Development of Jewish varieties of surrounding languages

Various reasons lead to the development of distinctive Jewish varieties of the languages of their surrounding non-Jewish neighbors. Jews have often had limited exposure to non-Jewish society, and as a result Jewish languages may develop separately from non-Jewish varieties.[10] The influence of the Jewish religion has led to the influence of Hebrew and Aramaic on Jewish languages, while also promoting the avoidance of the use of native words for non-Jewish religious concepts and non-Jewish liturgical languages (e.g. Latin).[10] In addition, frequent persecution and expulsion of Jews has led to different language development, as Jewish languages have often been exposed to different neighboring languages and dialects than their corresponding non-Jewish varieties.[10]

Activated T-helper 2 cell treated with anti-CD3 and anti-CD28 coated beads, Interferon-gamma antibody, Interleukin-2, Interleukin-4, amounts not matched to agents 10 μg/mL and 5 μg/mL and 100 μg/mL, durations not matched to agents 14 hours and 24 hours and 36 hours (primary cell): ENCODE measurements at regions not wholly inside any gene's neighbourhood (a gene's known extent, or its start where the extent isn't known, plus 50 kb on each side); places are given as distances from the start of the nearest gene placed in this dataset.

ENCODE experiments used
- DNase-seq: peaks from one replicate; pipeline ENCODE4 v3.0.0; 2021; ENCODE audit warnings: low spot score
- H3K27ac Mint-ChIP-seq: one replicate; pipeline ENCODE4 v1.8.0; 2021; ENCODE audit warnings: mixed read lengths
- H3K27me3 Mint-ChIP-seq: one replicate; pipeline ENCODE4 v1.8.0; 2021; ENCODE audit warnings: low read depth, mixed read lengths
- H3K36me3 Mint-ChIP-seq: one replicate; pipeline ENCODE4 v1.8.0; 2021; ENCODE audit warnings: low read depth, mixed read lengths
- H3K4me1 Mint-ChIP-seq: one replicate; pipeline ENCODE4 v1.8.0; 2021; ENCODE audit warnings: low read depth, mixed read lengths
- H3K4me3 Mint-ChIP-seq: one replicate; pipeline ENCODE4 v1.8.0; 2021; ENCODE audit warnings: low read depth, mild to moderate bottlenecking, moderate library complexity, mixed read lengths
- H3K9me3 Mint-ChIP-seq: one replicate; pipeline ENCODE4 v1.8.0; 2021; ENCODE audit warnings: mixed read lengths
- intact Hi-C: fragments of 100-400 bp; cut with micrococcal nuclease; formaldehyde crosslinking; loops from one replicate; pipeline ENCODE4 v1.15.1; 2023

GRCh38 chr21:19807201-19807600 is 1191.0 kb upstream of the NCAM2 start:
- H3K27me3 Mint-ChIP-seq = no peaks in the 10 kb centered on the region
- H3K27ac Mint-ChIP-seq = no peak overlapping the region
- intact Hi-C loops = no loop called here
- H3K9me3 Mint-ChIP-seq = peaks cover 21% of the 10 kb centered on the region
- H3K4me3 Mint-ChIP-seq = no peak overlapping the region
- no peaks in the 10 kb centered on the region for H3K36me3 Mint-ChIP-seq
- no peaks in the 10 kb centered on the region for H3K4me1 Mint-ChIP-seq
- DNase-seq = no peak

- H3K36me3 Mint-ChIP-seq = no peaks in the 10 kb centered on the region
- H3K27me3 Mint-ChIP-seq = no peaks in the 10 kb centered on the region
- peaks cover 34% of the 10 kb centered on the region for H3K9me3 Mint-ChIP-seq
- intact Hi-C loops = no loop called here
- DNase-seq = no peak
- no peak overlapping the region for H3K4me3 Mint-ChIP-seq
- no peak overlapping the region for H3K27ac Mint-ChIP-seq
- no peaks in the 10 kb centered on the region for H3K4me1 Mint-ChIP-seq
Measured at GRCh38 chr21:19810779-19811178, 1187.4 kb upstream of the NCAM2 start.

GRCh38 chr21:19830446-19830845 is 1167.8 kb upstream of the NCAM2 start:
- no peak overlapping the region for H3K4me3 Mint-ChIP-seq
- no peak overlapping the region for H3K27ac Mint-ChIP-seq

Most scholars of comparative Jewish linguistics assume that Jewish languages were invented by Jews.[11] Paul Wexler provides a minority view, writing that "The comparative study of Jewish languages strongly suggests that the primary creators of Jewish languages were not Jews but "converts" to the Jewish community".[12]

The Indo-European Jewish languages likely emerged around the 10th century.[13]

In the early 20th century, secularism among Jews, nationalism among non-Jews, and large population shifts prompted the beginning of a shift from Jewish to non-Jewish languages.[13] Even so, the majority of Jews in Eurasia and Africa, and many immigrants in North America and Palestine, still spoke Jewish languages.[13] However, the Holocaust brought about a significant drop in the use of Jewish languages, especially Yiddish.[13]


Jewish languages vary in how similar they are to related non-Jewish languages.[8] For example, Judeo-Yemeni Arabic is quite similar to some non-Jewish varieties of Yemeni Arabic, while Eastern European Yiddish, a Germanic language, shows a high degree of dissimilarity to varieties of standard German and non-Jewish German dialects.[8]